For patients with diabetes—including but not limited to low-income patients—switching to high-deductible health plan (HDHPs) leads to major increases in emergency department visits for preventable acute diabetic complications, reports a study in JAMA Internal Medicine.

Among living kidney donors, the long-term risk of ESRD is close to doubled for those who are obese, reports a study in Kidney International.

The study included data on 119,769 living kidney donors, linked to Centers for Medicare & Medicaid Services data to determine ESRD status. There were 20,588 obese donors, body mass index (BMI) 30 kg/m2 or higher; and 58,004 nonobese donors. (The remaining 41,177 donors had missing data on BMI.) Postdonation risk of ESRD was compared between groups, with adjustment for potential confounders.

A growing understanding of the health and psychosocial risks associated with being a living kidney donor is helping drive innovations that will improve the informed consent process, according to recent research.

More than 1 billion people worldwide now have hypertension, with the highest levels now seen in low-income countries in south Asia and sub-Saharan Africa, according to a report in The Lancet.

The NCD Risk Factor Collaboration analyzed pooled data from 1479 studies that had measured blood pressure in 19.1 million adults. The researchers analyzed trends in mean systolic and diastolic blood pressure from 1975 to 2015, as well as the prevalence of raised blood pressure (140/90 mm Hg or higher) in 200 countries.

Among patients initiating dialysis, mortality is higher for those with a primary indication of volume overload or hypertension, suggests a study in the American Journal of Kidney Diseases.

In a diverse urban population, low dietary quality is associated with an increased risk of declining kidney function among adults with hypertension, reports a study in the Journal of Renal Nutrition.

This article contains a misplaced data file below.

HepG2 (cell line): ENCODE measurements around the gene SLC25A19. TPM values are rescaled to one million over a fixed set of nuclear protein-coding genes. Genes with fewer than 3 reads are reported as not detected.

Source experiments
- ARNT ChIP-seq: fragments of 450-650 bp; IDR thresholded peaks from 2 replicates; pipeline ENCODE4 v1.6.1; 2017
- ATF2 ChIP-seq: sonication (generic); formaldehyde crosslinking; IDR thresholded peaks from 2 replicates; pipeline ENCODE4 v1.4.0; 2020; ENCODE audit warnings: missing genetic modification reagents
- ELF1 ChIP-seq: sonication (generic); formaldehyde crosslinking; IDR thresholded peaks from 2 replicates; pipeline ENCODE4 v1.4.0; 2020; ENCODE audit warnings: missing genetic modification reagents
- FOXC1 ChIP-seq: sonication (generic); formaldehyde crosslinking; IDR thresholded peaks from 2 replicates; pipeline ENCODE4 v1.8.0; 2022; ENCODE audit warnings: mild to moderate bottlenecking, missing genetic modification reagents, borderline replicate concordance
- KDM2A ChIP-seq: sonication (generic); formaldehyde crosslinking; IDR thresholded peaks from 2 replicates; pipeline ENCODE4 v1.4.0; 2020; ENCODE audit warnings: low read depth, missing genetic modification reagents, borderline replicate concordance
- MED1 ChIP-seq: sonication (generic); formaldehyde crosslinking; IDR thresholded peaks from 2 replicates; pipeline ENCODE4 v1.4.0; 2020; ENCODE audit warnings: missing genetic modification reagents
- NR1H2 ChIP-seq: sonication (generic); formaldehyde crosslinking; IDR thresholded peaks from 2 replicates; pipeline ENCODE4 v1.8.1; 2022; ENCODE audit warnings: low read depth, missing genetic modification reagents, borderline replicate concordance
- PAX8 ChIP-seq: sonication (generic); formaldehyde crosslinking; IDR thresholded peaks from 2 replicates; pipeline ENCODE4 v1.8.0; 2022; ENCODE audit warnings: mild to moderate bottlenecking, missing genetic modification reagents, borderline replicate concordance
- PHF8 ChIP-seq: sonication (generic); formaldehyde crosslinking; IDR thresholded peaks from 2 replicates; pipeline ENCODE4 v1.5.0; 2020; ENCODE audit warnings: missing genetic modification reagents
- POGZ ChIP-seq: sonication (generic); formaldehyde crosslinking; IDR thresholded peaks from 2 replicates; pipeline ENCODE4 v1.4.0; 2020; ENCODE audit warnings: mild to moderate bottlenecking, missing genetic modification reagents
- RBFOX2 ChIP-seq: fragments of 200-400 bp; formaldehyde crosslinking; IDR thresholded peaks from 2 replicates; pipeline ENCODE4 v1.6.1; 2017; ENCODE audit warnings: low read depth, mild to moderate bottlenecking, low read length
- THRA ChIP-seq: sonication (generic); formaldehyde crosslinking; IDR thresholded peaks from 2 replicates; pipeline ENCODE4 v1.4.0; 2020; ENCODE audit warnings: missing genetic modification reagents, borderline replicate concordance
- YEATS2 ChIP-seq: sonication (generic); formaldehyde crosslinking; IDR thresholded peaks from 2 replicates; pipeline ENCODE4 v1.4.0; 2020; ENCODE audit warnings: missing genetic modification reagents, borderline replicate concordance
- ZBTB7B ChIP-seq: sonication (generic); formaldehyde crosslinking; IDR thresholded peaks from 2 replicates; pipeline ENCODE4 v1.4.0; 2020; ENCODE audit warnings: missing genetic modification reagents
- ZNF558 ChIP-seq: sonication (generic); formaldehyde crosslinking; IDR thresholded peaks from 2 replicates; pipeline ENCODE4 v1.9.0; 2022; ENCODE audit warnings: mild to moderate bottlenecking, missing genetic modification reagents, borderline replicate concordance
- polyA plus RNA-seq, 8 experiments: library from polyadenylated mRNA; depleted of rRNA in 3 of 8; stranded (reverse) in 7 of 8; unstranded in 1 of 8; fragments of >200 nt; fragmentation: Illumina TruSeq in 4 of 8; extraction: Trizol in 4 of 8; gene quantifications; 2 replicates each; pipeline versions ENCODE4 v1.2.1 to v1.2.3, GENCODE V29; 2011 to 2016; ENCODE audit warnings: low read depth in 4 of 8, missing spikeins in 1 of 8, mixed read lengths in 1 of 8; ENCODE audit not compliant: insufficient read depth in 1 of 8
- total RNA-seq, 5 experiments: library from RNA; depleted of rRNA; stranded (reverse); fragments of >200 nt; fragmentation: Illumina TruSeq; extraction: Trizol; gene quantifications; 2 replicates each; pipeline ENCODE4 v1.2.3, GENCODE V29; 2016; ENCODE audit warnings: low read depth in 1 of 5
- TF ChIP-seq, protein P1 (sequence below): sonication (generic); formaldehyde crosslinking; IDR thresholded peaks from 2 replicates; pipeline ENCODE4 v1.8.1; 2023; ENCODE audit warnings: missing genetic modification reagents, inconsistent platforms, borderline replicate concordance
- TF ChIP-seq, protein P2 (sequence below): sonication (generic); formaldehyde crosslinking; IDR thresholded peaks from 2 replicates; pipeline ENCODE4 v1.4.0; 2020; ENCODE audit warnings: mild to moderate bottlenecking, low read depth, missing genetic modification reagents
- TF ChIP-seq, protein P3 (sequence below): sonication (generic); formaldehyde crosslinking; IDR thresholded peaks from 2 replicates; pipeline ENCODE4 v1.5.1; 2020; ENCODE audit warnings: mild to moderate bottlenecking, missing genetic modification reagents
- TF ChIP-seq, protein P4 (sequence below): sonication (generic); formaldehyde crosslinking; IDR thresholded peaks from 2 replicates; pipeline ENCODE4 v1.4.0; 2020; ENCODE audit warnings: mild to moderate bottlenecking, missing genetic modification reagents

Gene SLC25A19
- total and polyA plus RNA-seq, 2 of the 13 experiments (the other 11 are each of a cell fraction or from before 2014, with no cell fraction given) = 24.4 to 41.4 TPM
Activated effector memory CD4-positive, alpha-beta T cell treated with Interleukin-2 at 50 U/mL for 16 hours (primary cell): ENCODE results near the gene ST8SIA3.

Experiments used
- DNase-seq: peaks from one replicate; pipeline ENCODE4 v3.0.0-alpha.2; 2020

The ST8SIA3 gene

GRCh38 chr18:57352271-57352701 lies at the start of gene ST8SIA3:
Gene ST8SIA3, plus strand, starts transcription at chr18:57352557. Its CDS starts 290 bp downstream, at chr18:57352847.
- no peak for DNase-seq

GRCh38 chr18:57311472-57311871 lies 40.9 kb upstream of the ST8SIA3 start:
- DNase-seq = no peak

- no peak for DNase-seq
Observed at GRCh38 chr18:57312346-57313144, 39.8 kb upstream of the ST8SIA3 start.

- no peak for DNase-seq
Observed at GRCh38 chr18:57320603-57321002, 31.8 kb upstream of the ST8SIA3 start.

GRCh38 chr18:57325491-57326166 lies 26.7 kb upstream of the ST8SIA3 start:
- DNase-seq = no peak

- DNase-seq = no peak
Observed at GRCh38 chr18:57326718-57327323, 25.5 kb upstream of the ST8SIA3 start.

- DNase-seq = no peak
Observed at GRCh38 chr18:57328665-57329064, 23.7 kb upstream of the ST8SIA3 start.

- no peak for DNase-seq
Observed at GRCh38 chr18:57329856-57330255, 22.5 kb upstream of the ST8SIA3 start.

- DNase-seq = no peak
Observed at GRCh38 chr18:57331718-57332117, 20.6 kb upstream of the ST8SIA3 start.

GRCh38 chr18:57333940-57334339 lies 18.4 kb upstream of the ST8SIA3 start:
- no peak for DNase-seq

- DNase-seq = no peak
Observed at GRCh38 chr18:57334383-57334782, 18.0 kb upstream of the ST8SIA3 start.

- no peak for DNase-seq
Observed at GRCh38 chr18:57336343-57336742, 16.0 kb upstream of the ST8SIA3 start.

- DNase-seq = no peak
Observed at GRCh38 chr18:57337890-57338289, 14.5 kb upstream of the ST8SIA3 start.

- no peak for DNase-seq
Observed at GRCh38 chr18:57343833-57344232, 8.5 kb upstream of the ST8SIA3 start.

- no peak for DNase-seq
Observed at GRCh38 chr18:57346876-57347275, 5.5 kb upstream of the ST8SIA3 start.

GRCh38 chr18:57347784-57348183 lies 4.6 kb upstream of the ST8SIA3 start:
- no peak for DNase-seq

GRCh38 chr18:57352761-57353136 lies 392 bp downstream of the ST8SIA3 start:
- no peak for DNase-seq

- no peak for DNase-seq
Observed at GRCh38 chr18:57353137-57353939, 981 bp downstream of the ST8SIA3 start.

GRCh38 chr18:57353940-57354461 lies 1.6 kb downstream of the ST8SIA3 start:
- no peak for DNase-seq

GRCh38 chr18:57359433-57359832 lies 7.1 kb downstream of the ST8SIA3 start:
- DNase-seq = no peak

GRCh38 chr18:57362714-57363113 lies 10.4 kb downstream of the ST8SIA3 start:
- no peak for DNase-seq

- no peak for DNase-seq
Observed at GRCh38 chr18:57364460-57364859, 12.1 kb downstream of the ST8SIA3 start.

The study included data on 1534 participants in the “Healthy Aging in Neighborhoods of Diversity across the Life Span” (HANDLS) study: African Americans and whites, aged 30 to 64 years, with a baseline estimated glomerular filtration rate (eGFR) of 60 mL/min/1.73 m2 or higher. Mean age was 48 years; 59% of participants were African American.

Acute kidney injury (AKI) is strongly associated with an increased risk of unplanned hospital readmissions—especially for acute pulmonary edema, according to a study in BMC Nephrology.

The researchers analyzed Scottish population-based data on 16,453 patients who were hospitalized and survived to discharge in 2003. Of these, 2623 patients had AKI, based on KDIGO criteria. AKI and other candidate predictors were analyzed as risk factors for unplanned readmission or death within 90 days.

Screening for elevated albuminuria and hypertension may identify a group of patients at increased risk of faster decline in kidney function, reports a study in Nephrology Dialysis Transplantation.


Acute kidney injury (AKI), often severe, develops in more than one-fourth of children admitted to pediatric intensive care units, reports a study in The New England Journal of Medicine.

The quality of primary care management of diabetes is lower for physicians with higher-volume practices, but higher for those with greater diabetes-specific volume, reports a study in Annals of Internal Medicine.